AOL's merger with Time Warner was touted as a way to bring together the considerable content of Time Warner with the emerging online world, but ended up as one of the biggest merger disasters on record
New York (AFP) - Rupert Murdoch's conglomerate said Wednesday it made an unsuccessful bid for rival Time Warner which could shake up the media-entertainment world.
The bid by 21st Century Fox, which would merge two of the world's biggest media-entertainment empires if allowed to proceed, was for $80 billion, a source familiar with the talks told AFP.
A statement from 21st Century Fox, said it "made a formal proposal to Time Warner last month to combine the two companies."
The source said that despite the rejection, Murdoch still wants a deal.
"He is determined to buy Time Warner," the source said.
The statement from 21st Century Fox, which came after a New York Times report about the offer, said the Time Warner board of directors "declined to pursue our proposal," and added that "we are not currently in any discussions with Time Warner."
The source familiar with the talks told AFP Murdoch's group wanted to buy Time Warner and then spin off CNN, which is the cable news rival to his Fox News Channel.
Time Warner meanwhile issued a separate statement confirming that it received, and rejected, an offer of stock and cash from 21st Century Fox.
The statement said the Time Warner board "determined that it was not in the best interests of Time Warner or its stockholders to accept the proposal or to pursue any discussions" with Murdoch's firm.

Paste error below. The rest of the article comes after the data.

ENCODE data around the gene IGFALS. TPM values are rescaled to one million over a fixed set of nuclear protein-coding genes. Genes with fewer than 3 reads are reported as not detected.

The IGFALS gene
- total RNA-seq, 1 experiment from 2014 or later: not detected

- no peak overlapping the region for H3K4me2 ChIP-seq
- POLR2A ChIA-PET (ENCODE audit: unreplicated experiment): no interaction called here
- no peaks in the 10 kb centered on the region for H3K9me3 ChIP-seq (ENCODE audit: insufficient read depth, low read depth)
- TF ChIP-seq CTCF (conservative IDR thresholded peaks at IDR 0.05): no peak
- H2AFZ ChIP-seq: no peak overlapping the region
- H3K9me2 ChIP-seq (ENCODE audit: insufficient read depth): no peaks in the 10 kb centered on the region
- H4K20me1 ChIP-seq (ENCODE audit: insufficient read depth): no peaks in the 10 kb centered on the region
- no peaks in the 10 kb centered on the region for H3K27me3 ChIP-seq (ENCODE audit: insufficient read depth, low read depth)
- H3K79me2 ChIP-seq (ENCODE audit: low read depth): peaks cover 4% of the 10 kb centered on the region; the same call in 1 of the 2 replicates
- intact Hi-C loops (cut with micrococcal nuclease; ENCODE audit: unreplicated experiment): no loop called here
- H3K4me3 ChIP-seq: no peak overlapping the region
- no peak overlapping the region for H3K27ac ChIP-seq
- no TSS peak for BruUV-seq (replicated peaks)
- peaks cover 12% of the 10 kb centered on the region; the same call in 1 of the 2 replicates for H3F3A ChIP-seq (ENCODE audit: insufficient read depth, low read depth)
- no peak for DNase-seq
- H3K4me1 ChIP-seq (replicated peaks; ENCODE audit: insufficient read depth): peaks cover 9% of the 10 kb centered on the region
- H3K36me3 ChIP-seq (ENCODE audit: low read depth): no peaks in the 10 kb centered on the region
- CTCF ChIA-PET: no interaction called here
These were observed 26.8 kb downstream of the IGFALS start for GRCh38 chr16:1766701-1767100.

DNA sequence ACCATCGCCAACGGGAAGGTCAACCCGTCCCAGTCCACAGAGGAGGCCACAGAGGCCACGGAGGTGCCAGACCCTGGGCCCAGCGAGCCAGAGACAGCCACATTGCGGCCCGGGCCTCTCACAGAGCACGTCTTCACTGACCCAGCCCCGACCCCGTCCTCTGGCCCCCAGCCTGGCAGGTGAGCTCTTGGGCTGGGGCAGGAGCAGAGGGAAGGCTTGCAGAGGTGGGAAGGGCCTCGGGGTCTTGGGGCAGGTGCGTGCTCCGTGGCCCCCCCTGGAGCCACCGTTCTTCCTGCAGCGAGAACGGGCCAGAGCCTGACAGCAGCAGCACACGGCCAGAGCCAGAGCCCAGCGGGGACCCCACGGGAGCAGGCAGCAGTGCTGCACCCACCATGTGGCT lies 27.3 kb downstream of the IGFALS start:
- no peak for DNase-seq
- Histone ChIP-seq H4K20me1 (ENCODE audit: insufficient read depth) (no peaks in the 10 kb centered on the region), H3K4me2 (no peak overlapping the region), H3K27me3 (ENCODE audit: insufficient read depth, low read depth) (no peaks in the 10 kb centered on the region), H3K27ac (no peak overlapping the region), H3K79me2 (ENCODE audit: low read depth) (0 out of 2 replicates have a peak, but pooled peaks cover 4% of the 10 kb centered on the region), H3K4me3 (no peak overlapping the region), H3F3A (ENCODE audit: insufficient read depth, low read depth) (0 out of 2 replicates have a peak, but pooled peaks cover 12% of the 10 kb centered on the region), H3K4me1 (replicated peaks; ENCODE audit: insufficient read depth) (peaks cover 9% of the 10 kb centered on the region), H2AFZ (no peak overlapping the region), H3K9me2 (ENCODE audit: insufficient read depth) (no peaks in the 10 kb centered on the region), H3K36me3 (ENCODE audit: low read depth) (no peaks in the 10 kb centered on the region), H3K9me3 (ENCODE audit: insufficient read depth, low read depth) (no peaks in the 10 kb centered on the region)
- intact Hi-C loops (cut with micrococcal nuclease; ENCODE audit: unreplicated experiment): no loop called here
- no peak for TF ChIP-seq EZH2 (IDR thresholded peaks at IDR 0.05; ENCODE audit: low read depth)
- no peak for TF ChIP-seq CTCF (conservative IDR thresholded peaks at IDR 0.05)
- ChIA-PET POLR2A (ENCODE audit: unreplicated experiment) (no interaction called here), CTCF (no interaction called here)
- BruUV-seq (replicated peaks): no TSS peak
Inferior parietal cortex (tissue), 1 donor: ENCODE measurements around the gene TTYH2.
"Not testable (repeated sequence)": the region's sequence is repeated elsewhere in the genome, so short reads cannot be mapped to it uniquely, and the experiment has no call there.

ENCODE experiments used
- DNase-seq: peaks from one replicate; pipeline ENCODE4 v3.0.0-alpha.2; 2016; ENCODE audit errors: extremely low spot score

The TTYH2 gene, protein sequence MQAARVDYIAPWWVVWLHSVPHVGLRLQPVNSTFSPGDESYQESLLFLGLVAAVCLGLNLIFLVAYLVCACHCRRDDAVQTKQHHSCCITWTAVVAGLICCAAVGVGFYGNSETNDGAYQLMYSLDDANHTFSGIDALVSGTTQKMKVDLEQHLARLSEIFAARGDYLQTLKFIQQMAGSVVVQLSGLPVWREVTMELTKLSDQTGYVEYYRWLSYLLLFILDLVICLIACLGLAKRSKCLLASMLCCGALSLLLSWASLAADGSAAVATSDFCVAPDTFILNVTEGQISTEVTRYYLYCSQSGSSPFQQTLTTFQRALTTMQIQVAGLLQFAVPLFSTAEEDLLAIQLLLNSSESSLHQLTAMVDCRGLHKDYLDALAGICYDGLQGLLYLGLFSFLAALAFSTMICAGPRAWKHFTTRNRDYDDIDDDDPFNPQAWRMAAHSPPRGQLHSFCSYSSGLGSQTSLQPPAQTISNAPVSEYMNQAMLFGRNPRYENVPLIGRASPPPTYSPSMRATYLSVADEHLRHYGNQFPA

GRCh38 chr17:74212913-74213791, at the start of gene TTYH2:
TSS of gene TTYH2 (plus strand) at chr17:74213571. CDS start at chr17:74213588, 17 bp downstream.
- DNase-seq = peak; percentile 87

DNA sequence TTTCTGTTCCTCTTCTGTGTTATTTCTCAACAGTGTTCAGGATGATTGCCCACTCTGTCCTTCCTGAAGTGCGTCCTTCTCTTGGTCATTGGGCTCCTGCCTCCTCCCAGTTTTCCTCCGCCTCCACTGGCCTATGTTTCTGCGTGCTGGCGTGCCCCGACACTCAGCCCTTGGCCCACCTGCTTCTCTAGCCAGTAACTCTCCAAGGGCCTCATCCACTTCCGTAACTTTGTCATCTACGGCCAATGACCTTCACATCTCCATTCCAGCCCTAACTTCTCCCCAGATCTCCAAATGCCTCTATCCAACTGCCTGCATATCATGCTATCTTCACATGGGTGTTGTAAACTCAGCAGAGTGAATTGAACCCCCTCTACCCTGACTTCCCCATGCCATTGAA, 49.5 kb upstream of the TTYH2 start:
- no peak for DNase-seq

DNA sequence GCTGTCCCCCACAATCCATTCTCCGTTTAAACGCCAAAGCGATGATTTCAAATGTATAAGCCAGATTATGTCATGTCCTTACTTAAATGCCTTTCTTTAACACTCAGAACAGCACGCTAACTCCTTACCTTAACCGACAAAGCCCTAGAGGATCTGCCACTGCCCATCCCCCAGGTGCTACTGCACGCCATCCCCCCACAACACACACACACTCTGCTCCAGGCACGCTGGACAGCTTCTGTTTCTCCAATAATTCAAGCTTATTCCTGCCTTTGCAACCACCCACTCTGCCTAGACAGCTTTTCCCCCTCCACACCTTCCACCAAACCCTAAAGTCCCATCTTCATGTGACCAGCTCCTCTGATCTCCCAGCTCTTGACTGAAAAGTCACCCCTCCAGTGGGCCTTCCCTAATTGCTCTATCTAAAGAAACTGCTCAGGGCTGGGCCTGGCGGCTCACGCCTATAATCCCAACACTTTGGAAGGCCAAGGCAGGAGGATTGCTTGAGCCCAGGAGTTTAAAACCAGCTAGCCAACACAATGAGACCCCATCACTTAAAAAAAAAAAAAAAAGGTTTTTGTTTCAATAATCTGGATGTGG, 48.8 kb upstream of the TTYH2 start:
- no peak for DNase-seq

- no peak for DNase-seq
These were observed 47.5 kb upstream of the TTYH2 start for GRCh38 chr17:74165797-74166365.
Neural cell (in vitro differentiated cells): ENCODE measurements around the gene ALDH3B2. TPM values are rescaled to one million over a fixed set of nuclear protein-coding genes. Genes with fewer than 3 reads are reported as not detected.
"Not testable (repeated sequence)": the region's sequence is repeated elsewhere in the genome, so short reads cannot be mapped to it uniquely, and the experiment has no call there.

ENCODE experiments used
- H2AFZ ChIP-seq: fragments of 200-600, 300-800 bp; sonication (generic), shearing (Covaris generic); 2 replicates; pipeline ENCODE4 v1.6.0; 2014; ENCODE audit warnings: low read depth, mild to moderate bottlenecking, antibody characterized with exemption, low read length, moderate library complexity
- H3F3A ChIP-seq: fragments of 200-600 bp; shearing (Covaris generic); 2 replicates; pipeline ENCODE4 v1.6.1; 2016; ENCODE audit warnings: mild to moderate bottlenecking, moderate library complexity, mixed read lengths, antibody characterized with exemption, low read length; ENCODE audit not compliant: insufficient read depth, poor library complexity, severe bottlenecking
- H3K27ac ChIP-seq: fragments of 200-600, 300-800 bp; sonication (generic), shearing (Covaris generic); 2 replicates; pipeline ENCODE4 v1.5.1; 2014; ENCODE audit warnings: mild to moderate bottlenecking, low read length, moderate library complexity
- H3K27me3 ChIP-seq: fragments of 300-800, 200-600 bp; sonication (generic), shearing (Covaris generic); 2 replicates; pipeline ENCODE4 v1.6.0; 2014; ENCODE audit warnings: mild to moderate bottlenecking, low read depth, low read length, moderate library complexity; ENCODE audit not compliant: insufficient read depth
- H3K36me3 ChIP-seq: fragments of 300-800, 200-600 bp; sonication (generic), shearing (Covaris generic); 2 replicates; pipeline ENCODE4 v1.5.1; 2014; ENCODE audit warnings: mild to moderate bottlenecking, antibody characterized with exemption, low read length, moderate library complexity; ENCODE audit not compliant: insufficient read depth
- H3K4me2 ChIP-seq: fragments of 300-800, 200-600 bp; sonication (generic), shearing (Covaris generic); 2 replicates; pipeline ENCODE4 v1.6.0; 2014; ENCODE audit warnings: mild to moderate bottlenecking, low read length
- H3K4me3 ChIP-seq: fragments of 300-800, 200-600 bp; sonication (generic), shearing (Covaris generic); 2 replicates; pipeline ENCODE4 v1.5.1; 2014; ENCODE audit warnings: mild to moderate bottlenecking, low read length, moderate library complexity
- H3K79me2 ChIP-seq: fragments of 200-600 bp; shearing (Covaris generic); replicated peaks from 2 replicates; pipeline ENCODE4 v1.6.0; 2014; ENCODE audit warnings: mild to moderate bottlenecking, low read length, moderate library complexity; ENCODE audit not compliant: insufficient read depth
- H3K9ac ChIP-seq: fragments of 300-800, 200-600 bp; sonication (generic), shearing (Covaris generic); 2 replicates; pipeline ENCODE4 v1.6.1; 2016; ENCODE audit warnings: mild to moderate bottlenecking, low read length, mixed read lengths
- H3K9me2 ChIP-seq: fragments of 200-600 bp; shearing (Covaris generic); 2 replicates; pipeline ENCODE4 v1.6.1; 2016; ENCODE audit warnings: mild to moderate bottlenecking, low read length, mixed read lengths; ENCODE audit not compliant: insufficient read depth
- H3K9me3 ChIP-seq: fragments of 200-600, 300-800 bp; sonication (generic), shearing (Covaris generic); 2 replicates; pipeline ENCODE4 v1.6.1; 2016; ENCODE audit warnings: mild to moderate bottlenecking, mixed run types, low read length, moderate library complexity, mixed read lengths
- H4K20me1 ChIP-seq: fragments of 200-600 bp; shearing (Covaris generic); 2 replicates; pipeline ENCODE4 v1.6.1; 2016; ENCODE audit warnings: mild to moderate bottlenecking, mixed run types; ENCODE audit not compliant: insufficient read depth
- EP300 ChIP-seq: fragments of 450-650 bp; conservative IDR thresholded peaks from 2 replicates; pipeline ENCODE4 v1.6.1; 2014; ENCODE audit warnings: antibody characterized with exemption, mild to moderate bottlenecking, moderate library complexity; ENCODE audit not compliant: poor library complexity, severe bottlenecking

"The board is confident that continuing to execute its strategic plan will create significantly more value for the company and its stockholders and is superior to any proposal that Twenty-First Century Fox is in a position to offer," the statement said.
The move comes amid a shifting media landscape after both conglomerates spun off their slow-growing publishing operations and established companies focusing on film, television and other high-growth segments.
Murdoch last year broke up his media empire into two firms -- 21st Century Fox and News Corp, which operates The Wall Street Journal, and newspapers in Britain and Australia.
Time Warner this year spun off its magazine unit Time Inc., which publishes its flagship news weekly and other titles including Sports Illustrated and People.
The deal between the two giants would combine the storied Hollywood studios of Time Warner and 20th Century Fox, and include Time Warner's big cable channels such as HBO and TBS that would join Murdoch's Fox sports, news and entertainment channels.
Some analysts said HBO is the main driver of the plan, because the premium pay-TV channel offers a way to compete against the successful streaming video firm Netflix.
"HBO is the crown jewel asset, but imagine now you have to figure how to program TBS, TNT, Cartoon, CNN, etc," said Richard Greenfield at BTIG Research. "Not to mention that a merger of that size would face integration and regulatory challenges."
James Goss at Barrington research said a takeover "would provide great complementary value" and that "Fox would be getting a solid deal if able to complete this takeover."
Analyst David Bank at RBC Capital Markets said the deal could offer some "synergies," or savings, by reducing costs and getting better access to films and television programs.
In addition, Bank said that by marrying the Time Warner television studios with the Fox broadcast network, a combined company "could own (and likely enhance) the entire value chain of the prolific and already successful Time Warner TV studio."
Time Warner shares surged 17 percent on the news to $80.13, while Fox dropped 6.2 percent to $33.00.